[OPE] Dr Doom and the recession: Humvee, Ute or Volkwagen curves?

From: Jurriaan Bendien <adsl675281@telfort.nl>
Date: Mon Aug 24 2009 - 14:57:09 EDT

Dr Roubini has a succinct summary about the current state of the recession
here (you can get it easily just via Google):

The risk of a double-dip recession is rising

By Nouriel Roubini

FT August 23 2009

(...) There are several arguments for a weak U-shaped recovery . Employment
is still falling sharply in the US and elsewhere – in advanced economies,
unemployment will be above 10 per cent by 2010. (...) There are also now two
reasons why there is a rising risk of a double-dip W-shaped recession. For a
start, there are risks associated with exit strategies from the massive
monetary and fiscal easing: policymakers are damned if they do and damned if
they don’t. If they take large fiscal deficits seriously and raise taxes,
cut spending and mop up excess liquidity soon, they would undermine recovery
and tip the economy back into stag-deflation (recession and deflation). But
if they maintain large budget deficits, bond market vigilantes will punish
policymakers. Then, inflationary expectations will increase, long-term
government bond yields would rise and borrowing rates will go up sharply,
leading to stagflation. Another reason to fear a double-dip recession is
that oil, energy and food prices are now rising faster than economic
fundamentals warrant, and could be driven higher by excessive liquidity
chasing assets and by speculative demand. Last year, oil at $145 a barrel
was a tipping point for the global economy, as it created negative terms of
trade and a disposable income shock for oil importing economies. The global
economy could not withstand another contractionary shock if similar
speculation drives oil rapidly towards $100 a barrel. In summary, the
recovery is likely to be anaemic and below trend in advanced economies and
there is a big risk of a double-dip recession.

This recession is not like most other recessions, because of the "credit
crunch". Well, who says economics cannot describe dialectical
contradictions? Dr Roubini does.

Here's Marx's wry comment from 1873:

"The contradictory movement of capitalist society makes itself felt to the
practical bourgeois in the vicissitudes of the periodic cycle, through which
modern industry moves, and whose crowning point is the general crisis."
http://www.marxists.org/archive/marx/works/1867-c1/p3.htm (I have corrected
the English translation, making it more accurate).

I suppose the curves will depend quite a bit on how speedily economic actors
can adjust to the new realities, under conditions of generalized
competition, where each of them tries to improve their own position, and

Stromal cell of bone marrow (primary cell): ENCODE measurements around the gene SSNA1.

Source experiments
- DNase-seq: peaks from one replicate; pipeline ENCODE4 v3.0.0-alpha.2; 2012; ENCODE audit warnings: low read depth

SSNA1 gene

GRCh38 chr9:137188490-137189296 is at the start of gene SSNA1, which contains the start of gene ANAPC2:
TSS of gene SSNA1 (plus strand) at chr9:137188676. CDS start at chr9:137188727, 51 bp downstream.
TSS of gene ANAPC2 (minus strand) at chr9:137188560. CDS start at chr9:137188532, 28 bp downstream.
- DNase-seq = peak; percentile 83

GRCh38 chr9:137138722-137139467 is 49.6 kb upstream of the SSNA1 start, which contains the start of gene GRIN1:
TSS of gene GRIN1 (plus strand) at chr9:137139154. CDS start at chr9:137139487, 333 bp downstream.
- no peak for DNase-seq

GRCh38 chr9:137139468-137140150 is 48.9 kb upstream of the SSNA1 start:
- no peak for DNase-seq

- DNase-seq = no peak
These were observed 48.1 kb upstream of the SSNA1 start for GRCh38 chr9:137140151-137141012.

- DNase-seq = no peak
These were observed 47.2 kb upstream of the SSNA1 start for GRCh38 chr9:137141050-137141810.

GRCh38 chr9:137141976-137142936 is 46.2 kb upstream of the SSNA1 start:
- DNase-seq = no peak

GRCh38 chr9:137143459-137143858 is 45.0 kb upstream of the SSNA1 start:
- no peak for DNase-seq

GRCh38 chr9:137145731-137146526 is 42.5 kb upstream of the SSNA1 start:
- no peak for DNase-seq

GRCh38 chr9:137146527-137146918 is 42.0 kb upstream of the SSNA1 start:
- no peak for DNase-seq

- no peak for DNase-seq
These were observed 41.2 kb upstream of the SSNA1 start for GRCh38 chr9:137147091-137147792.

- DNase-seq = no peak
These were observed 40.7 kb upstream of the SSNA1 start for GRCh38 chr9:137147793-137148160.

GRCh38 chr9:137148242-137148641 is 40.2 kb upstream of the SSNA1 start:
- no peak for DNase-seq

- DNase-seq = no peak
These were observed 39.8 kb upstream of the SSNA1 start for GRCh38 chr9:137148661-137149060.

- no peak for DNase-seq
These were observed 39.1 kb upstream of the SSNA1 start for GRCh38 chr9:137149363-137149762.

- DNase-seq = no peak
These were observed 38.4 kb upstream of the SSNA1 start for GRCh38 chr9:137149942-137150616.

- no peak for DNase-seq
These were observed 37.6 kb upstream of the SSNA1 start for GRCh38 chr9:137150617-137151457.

where some of them have greater margins for adjustment than others. The
problem is really, that some can adjust enormously faster than others,
causing uneven development.

It seems somewhat unlikely to me, that speculation would drive oil prices as
high as Dr Roubini projects, in these cautious, increasingly conservative
times, though food prices will increase and that is also a good reason we
should be looking more at human impacts of the recession. If a rich
bourgeois has lost one-third of his financial assets, his rate of return has
dropped by a quarter or a third, and his yearly income from financial assets
has been halved, then he's going to think twice about commiting funds to
speculative investments, he is likely to become more cautious in conditions
where even the best economists find it difficult to predict the outcome very
accurately. Paradoxically, at the very moment entrepreneurship is needed,
people become more cautious.

The most likely scenario is an economic path midway between the extremes Dr
Roubini indicates, which speaks in favour of his U shape, a saucer-like
recovery, though from my own theoretical perspective I would say it's more a
"psi" recovery, indicating thereby that while real GDP recovers,
simultaneously some economic actors go up and others go down in income and
position (the social aspect). In Chinese language, you might portray this
as an "i" (ai) recession, or in Thai language, perhaps a "so-rue-si"
recession. The Russian letter is a bit difficult to pronounce, it could be
pronounced in three different ways (?), I'm not quite so sure. You have to
be quite good in these languages, to spell the recession exactly right.
Unfortunately my linguistic abilities are too limited there, but anyway the
recession is really spelled a bit different in different languages, others
can do this better than me.


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Received on Mon Aug 24 14:59:36 2009

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